Why did you choose trucking for your career path?

I think a lot of us, as outgoing as we can tend to be, are more introverted and we like to be out and do our own thing. We work really well in a group dynamic but, out here, you are kind of your own dude and you're just doing your own thing. You’re your own boss, you're your own safety guy… Everything you learned in the military you can apply to this job as far as self-motivation and stuff like that goes.

During my last few years of the military, I remember having conversations with people saying “no matter what, even if you don’t use it, get your CDL when you get out., you’re gonna thank someone later on.” And it's always been true! If you're in a position where you can get your CDL out of the military there is no way you shouldn't do it, just because you can use it in so many places. Being in a unit like mine, I could have probably gone on to do numerous things, just because we were kind of jacks of all trades. I mean, we had mechanics laying brick with us on jobs. We had our chaplain out there on the roads with us, working with us side by side, on jobs overseas where it really mattered to have all hands on deck. We learn in our career field that we are builders. So I could've gone different ways with a little bit of confidence. But I used to always love it when we’d load up stuff on the trailers and we’d take it to another base to do construction. And I always loved being one of those guys that got to do the road stuff because it was fun! It did stick with me at the end there when I decided to do this. But, after the military, I tried different stuff. I did a few things here and there, I just didn’t want to be the “jumper.” Once you get out of the military a lot of people tend to move around and do different things because we don't really have a place in the civilian sector necessarily, unless it is something like trucking or construction. This was always going to be one of my options, even if I didn’t know it at the time. I didn’t know if I was going to like this or not. But, after my first year of being in this job, I couldn’t see myself doing anything else just because you're so integrated into everything and you're not scared of a lot of things that you are when you first start. This job is not for everybody. Once I kind of had it in me, I don’t think I could do anything else.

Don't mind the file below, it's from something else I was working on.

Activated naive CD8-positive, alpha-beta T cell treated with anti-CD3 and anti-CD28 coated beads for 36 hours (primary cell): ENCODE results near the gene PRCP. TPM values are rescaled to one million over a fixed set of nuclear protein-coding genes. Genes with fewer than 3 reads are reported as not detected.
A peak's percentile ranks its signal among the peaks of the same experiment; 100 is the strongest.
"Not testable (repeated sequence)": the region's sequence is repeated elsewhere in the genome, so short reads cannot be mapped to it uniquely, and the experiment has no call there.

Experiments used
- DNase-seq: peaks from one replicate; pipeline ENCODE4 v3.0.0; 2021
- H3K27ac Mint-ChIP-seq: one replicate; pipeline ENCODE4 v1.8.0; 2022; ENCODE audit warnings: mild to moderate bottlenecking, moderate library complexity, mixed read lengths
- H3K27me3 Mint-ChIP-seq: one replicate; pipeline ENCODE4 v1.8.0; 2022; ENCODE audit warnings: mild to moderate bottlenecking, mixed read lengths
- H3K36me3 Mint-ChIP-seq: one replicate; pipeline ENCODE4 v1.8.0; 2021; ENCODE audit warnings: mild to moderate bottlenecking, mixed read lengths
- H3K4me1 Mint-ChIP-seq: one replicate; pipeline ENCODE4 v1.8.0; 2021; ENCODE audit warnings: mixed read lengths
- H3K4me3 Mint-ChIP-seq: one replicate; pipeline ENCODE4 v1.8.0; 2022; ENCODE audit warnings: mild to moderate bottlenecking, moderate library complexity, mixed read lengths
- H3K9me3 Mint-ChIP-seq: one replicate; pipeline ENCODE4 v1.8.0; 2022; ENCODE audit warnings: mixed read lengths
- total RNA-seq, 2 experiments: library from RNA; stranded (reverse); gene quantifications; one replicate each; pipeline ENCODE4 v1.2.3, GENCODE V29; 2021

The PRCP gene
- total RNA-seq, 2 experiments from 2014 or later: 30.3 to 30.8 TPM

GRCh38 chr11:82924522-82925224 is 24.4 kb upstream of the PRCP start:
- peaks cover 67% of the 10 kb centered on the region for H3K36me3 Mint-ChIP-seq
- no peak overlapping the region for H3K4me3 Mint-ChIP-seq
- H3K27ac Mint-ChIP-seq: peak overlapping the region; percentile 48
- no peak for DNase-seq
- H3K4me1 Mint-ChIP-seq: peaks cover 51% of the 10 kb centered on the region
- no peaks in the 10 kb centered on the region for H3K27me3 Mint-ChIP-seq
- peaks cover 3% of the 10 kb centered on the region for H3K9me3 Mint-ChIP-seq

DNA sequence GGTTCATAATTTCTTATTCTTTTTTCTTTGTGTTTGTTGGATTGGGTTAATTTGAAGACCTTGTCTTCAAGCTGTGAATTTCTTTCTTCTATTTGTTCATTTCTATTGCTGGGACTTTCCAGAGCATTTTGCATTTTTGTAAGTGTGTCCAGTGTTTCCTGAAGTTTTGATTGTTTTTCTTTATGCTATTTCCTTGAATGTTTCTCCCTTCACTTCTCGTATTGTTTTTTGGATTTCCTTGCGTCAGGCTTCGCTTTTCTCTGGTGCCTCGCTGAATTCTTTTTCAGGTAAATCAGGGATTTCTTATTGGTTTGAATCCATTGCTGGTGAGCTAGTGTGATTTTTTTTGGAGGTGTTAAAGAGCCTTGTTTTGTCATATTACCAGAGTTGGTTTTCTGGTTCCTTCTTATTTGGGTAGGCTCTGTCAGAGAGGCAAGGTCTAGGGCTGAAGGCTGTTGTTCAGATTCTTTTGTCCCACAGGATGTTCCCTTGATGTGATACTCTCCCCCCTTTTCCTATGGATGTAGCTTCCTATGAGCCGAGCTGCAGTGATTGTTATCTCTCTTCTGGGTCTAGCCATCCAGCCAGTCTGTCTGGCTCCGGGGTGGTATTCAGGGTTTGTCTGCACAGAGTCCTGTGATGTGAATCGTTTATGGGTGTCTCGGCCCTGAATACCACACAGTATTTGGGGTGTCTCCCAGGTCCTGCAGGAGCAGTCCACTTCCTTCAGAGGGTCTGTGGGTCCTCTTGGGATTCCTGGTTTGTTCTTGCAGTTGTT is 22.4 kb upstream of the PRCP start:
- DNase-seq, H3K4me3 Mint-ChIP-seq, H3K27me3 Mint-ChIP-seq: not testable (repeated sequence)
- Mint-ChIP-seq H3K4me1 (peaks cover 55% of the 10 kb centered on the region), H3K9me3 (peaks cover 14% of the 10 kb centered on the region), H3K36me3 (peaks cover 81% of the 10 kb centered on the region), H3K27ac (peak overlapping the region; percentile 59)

Where do you see yourself going now that you’re involved in the industry?

I don't really think I need to plan ahead so much. I've got my eye on the million miles. That's the goal. If you ask anybody that’s been in the military, we’re all goal-oriented. So you set little goals for yourself when you’re out here and a million miles is definitely the goal right now. And try to stay with the same company as long as I can. Knight welcomed me with open arms right out of the gate.